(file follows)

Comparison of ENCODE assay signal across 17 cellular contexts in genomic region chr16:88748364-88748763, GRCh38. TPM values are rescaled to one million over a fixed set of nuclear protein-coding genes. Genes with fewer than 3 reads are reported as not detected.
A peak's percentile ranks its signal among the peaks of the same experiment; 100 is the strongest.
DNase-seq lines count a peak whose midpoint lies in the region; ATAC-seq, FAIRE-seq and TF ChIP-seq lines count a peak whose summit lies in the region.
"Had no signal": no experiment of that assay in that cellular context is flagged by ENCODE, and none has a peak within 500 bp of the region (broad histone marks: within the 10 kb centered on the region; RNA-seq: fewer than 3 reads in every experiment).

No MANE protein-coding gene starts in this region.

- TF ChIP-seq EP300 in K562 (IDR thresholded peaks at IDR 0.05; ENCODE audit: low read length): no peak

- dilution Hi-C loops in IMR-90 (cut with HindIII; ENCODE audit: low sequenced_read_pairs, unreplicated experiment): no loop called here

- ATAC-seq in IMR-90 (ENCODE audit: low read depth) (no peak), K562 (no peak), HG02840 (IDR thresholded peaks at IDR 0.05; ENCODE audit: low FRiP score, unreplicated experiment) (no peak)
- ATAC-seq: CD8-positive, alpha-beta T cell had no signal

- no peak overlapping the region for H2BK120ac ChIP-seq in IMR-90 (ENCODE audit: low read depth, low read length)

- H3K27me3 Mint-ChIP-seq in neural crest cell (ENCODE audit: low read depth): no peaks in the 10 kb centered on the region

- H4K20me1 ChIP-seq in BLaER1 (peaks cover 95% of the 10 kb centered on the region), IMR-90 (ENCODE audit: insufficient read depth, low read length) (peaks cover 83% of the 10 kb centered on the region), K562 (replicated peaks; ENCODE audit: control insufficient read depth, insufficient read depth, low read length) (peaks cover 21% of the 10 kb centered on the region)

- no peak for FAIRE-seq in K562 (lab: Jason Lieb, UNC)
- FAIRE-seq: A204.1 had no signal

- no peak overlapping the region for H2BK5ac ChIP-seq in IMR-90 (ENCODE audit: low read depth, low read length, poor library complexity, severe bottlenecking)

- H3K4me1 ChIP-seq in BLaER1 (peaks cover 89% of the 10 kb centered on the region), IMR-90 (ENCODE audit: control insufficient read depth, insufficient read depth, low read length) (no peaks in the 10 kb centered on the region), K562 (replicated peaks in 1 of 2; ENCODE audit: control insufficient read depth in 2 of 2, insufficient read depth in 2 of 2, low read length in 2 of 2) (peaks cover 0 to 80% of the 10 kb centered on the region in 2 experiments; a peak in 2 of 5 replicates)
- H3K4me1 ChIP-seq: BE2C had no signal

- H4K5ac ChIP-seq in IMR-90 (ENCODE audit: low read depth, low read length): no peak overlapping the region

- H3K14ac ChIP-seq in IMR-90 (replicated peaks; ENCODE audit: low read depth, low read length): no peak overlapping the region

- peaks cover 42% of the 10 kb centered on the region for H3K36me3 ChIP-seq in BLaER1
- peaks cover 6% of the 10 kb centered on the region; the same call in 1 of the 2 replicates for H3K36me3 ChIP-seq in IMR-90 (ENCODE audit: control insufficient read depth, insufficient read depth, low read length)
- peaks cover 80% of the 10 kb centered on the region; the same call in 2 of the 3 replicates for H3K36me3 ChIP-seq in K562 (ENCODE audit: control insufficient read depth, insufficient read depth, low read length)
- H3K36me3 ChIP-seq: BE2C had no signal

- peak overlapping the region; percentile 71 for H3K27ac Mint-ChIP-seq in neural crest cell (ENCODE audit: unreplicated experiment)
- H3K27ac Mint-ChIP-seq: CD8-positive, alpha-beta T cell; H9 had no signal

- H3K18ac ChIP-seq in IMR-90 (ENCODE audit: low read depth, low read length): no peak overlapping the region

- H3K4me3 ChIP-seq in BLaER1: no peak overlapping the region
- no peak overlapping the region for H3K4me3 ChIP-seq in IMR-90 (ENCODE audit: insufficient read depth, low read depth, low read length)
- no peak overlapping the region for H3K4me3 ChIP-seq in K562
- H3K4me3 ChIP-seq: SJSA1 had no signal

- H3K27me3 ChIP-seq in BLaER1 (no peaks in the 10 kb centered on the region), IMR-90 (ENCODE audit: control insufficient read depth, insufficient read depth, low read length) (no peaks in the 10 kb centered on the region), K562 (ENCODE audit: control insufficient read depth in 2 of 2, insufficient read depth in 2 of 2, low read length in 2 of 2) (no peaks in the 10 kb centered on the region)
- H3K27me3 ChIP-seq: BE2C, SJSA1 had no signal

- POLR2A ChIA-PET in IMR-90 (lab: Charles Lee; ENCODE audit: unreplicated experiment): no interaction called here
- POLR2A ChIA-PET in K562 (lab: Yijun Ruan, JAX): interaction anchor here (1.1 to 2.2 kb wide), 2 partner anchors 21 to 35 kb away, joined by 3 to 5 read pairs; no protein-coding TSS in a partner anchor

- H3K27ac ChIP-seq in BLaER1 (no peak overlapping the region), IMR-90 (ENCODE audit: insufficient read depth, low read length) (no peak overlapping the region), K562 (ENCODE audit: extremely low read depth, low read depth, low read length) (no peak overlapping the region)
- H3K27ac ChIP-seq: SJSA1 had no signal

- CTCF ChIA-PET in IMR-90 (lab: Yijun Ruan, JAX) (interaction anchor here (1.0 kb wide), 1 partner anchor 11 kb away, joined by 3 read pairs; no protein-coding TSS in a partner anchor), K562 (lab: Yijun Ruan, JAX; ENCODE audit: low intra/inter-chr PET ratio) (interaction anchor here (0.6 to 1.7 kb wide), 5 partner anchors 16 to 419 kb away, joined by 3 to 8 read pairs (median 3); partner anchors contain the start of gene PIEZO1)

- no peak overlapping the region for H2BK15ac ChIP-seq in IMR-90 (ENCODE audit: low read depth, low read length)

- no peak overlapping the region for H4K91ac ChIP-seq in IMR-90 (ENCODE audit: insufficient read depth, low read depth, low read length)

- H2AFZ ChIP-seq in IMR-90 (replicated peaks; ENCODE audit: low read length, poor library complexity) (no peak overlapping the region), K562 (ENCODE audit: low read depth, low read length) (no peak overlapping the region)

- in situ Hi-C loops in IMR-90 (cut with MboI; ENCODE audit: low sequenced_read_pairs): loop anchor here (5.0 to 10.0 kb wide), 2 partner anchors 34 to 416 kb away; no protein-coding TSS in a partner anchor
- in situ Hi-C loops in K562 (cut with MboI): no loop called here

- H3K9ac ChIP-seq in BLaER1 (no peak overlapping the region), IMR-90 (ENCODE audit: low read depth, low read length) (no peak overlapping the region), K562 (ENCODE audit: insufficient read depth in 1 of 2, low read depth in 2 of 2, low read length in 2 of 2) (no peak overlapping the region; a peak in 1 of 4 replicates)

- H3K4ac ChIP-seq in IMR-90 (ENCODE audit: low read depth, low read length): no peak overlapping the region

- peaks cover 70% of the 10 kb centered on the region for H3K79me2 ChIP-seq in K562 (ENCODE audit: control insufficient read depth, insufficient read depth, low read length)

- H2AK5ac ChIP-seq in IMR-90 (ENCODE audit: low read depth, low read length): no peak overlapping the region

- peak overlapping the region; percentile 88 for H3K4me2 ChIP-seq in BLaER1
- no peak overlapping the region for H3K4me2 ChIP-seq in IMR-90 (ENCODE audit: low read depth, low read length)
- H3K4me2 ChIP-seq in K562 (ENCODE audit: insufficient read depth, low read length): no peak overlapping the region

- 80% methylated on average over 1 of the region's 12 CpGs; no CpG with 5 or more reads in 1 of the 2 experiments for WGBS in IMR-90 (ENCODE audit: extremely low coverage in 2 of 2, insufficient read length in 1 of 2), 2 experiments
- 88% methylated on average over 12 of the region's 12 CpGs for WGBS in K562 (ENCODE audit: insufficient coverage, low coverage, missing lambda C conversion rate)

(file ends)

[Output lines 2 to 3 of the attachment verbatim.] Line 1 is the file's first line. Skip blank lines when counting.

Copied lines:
A peak's percentile ranks its signal among the peaks of the same experiment; 100 is the strongest.
DNase-seq lines count a peak whose midpoint lies in the region; ATAC-seq, FAIRE-seq and TF ChIP-seq lines count a peak whose summit lies in the region.